Skip to main content

Globe Drive Ford F-150 takes top spot as the Globe's most significant vehicle of 2014

As you read this, you surely are thinking, "Must we suffer yet another 'vehicle of the year?'"

The answer is yes. Why? This one matters.

Think of The Globe and Mail's vehicle of the year as the Canadian "news maker" of the year. Our panel of 15 experts and insiders have chosen Ford's 2015 F-150 full-size pickup as the one vehicle launched in 2014 that Canadians and the world will still be talking about as a game changer five years from now and beyond.

AP

We asked our panel to rank in order three vehicles deemed the most “impactful” during 2014. We did not limit selections to a particular model year, only to the on-sale date – some time in 2014.

As far as possible winners were concerned, the options ran from BMW’s i8 electric sports car to the 707-horsepower Dodge Challenger SRT Hellcat, Nissan’s tiny Micra (the less-than-$10,000 base model) to Ford’s global Mustang, the Tesla Model S, the F-150 and Kia’s Soul EV.

AP

Globe Drive contributors overwhelmingly picked the Ford pickup, with the Model S a distant second and the i8 a distant third. Noteworthy: The panel’s industry experts were unanimous in naming the F-150 the most significant vehicle. Ford’s move to aluminum – stripping out almost 220 kilograms – is an astonishing achievement, they all agreed.

“Non-technical people may not realize the magnitude of the challenges in doing this,” said Peter Frise, an engineering professor at the University of Windsor and scientific director and chief executive of the industry think tank, AUTO21. “But making a vehicle like an F-150 out of aluminum rather than steel is a major step.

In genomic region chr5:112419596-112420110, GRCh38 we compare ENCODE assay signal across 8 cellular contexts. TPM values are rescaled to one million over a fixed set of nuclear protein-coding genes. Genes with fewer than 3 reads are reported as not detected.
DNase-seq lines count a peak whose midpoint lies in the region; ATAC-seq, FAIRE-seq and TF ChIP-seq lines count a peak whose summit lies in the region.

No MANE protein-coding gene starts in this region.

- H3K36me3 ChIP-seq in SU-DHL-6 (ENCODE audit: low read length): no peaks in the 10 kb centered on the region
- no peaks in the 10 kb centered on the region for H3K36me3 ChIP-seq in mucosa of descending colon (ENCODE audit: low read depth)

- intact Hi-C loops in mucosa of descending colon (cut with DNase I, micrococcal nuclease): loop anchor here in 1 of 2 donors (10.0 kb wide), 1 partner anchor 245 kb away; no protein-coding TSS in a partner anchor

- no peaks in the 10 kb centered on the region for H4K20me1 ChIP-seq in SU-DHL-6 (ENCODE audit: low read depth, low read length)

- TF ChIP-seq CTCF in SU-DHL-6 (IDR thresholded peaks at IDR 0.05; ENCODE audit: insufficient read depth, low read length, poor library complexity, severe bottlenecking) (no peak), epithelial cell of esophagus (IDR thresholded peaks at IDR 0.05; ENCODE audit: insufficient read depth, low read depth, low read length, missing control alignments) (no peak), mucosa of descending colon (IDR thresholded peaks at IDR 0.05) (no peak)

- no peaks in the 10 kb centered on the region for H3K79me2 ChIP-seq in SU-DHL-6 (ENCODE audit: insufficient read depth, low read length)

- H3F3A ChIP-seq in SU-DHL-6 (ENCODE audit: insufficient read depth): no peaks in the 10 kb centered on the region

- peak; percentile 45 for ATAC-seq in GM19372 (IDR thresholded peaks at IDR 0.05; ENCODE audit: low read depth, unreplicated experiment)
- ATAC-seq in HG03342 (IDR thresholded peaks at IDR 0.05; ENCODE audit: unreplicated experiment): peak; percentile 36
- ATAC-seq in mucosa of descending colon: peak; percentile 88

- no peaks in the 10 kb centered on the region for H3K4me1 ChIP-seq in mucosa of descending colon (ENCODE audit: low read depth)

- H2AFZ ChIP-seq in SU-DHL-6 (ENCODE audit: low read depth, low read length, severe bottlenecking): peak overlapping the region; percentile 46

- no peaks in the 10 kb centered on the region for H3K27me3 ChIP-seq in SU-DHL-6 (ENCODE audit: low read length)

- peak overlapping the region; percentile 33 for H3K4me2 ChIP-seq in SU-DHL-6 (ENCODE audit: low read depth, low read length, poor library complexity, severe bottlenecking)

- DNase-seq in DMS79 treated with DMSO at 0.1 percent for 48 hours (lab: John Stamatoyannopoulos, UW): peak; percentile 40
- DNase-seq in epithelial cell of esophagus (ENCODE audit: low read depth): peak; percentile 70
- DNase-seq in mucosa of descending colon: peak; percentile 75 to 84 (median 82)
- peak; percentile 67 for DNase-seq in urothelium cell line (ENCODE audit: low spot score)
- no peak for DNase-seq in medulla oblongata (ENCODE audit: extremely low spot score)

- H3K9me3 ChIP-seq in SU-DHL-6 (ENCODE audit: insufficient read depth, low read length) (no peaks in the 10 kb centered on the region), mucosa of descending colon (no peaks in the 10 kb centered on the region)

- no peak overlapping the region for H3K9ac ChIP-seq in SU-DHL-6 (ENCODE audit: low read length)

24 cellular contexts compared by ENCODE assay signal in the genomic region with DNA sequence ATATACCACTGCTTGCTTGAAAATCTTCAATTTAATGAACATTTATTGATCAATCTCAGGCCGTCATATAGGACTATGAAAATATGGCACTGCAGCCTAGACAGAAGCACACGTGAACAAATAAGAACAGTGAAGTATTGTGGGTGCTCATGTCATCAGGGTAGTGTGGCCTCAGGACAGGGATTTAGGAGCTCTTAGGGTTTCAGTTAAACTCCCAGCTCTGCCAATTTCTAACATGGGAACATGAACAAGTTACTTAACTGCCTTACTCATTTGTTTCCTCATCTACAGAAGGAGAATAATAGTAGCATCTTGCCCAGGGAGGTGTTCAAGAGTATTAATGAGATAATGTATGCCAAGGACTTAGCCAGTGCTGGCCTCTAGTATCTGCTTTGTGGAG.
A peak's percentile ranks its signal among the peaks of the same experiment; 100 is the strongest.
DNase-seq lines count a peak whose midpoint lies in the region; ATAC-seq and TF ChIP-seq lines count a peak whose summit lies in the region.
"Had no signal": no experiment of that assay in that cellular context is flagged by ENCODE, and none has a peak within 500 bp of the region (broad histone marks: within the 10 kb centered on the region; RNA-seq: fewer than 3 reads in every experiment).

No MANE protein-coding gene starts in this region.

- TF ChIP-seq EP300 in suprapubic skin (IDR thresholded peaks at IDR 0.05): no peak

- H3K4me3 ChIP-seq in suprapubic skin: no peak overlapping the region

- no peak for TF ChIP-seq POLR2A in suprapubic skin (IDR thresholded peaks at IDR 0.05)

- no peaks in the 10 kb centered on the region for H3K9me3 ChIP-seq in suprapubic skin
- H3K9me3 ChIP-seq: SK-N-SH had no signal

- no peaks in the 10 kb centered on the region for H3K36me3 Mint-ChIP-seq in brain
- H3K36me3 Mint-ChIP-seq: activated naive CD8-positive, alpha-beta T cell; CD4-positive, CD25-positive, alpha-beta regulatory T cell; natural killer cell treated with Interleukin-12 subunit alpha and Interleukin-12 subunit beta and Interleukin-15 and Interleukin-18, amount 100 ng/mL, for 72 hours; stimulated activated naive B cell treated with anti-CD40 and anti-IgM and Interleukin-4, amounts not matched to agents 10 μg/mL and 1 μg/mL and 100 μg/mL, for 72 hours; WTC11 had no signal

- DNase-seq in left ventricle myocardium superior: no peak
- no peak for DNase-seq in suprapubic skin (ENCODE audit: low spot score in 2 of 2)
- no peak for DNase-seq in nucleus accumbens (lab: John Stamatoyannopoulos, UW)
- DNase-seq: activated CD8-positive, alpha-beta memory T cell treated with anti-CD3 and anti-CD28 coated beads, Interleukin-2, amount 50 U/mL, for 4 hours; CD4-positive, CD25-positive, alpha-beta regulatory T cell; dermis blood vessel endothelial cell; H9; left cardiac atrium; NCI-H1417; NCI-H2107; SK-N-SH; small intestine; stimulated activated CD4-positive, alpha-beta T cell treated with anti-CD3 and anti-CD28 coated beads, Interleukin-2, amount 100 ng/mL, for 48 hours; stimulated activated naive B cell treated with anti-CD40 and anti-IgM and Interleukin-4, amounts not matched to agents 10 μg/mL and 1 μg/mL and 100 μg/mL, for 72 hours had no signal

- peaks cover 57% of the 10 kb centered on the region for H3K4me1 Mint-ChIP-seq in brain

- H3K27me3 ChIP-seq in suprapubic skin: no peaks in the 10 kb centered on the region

“It requires new design and analysis methods as well as entirely new manufacturing processes – not to mention a revolution in the supplier and logistics communities to secure huge new supplies of high-strength aluminum sheet.”

AP
"Making a vehicle like an F-150 out of aluminum rather than steel is a major step."
Peter Frise, engineering professor at the University of Windsor

Frise, Dennis DesRosiers, president of DesRosiers Automotive Consultants, and Josh Bailey, who heads research and editorial at Canadian Black Book, all noted that Ford chose to go all-in on aluminum with its most important high-volume model – the one model on which Ford’s “corporate reputation hangs,” said Frise, and which will have the most impact on the Canadian marketplace, added DesRosiers.

DesRosiers didn’t even bother to name another vehicle. Nothing comes close to having the impact of the F-150, he said. The F-Series has been Canada’s bestselling vehicle for more than 40 years, so this is a risky move, he said, with Bailey describing it as a “calculated risk.”

AP

“Ford is taking a huge step in introducing a record amount of aluminum into the vehicle to reduce weight and address government-mandated fuel economy regulations that come into effect in 2016,” said DesRosiers. “No one else in the world has taken such a dramatic shift in technology to meet these new regulations … Ford deserves credit for taking these regulations so seriously.”

Ford

Globe Drive’s contributors as a group acknowledged the importance of the F-150, though I took the role of contrarian in my submission. “The early fuel economy numbers for the aluminum F-Series suggest Ford has made a massive blunder on risky and expensive technology whose long-term durability remains in question,” I said.

"No one else in the world has taken such a dramatic shift in technology"
Dennis DesRosiers, president of DesRosiers Automotive Consultants

While Ford can rightly claim the F-150 is the most fuel-efficient pickup with a gasoline engine, the light-duty fuel economy leader is the 2015 Ram 1500 EcoDiesel. Real-world fuel economy numbers catalogued at fueleconomy.gov point to Ram EcoDiesel drivers who often report much better fuel economy than the window sticker.